Here’s what to know.
By: Michelle Marchante, Miami Herald
There are three COVID-19 vaccines authorized for emergency use in the U.S.: Pfizer-BioNTech, Moderna and Johnson & Johnson. All three prevent severe disease and death but there are some differences on how each vaccine works.
Florida’s vaccination age criteria dropped from 40 to 18 on Monday, April 5th, with some vaccination sites also eligible to give doses to teens who are 16 and 17. Many of the vaccination sites in South Florida are by appointment-only, but there are some walk-up sites. If you want a shot, here’s what you need to know:
You do not need to get the COVID-19 vaccine in the county where you live, but you must show proof of Florida residency such as a driver’s license. Teens who are 16 and 17 will also need to be accompanied by a parent or legal guardian on vaccination day, along with documentation such as a birth certificate and the state’s COVID-19 vaccine screening and consent form. The form can be downloaded from the Florida Department of Health’s website. Many places require appointments, but others don’t.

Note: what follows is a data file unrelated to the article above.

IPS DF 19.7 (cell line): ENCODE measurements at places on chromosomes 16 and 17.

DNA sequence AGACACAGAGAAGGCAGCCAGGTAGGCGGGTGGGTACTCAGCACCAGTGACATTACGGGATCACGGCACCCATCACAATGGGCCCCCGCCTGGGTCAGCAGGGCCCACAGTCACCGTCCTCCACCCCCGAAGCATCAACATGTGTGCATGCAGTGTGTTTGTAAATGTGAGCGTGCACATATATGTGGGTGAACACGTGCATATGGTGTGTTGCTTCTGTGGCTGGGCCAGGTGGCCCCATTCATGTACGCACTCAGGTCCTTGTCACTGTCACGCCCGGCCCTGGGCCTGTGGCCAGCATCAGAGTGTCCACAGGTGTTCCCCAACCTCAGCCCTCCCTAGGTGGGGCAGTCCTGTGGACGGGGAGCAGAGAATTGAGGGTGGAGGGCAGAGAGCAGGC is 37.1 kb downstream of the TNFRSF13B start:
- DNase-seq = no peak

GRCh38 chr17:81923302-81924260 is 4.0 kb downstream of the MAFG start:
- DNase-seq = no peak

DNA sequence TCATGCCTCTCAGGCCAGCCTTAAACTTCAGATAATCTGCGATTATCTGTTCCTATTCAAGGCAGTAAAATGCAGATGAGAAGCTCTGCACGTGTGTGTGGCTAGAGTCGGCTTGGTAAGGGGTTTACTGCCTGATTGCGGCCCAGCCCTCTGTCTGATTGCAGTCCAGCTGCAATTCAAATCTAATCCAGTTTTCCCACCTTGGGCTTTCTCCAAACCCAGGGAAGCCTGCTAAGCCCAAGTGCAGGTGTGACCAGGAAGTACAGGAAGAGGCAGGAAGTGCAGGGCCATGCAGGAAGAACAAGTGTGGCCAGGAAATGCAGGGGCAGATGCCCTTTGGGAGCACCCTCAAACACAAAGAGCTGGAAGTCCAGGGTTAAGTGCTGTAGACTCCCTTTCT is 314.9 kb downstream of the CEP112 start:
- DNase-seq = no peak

If you’re planning to visit a walk-up site, take some water and a snack with you. Long lines are likely. Places that schedule appointments include:▪ Hospitals, such as Baptist Health.
If you want to get your shot at a state-run or county-run site, you’ll need to pre-register for a shot, which is like being added to a wait list. Once an appointments opens, someone will contact you to schedule your shot.▪ Publix, Walgreens, Walmart, Sam’s Club, Winn-Dixie, and CVS schedule appointments online.
Where can I get the J&J vaccine? FEMA “hub” sites in Tampa, Orlando and Jacksonville started offering J&J on Tuesday, April 6th. Publix also usually schedules J&J vaccines at 7 a.m. on Wednesdays through its online portal. Some Winn-Dixie, Walmart and Sam’s Club stores might have J&J but you’ll have to check each store’s online portal for availability.
Florida also hosts J&J pops occasionally in different neighborhoods as part of its efforts to reach underserved communities.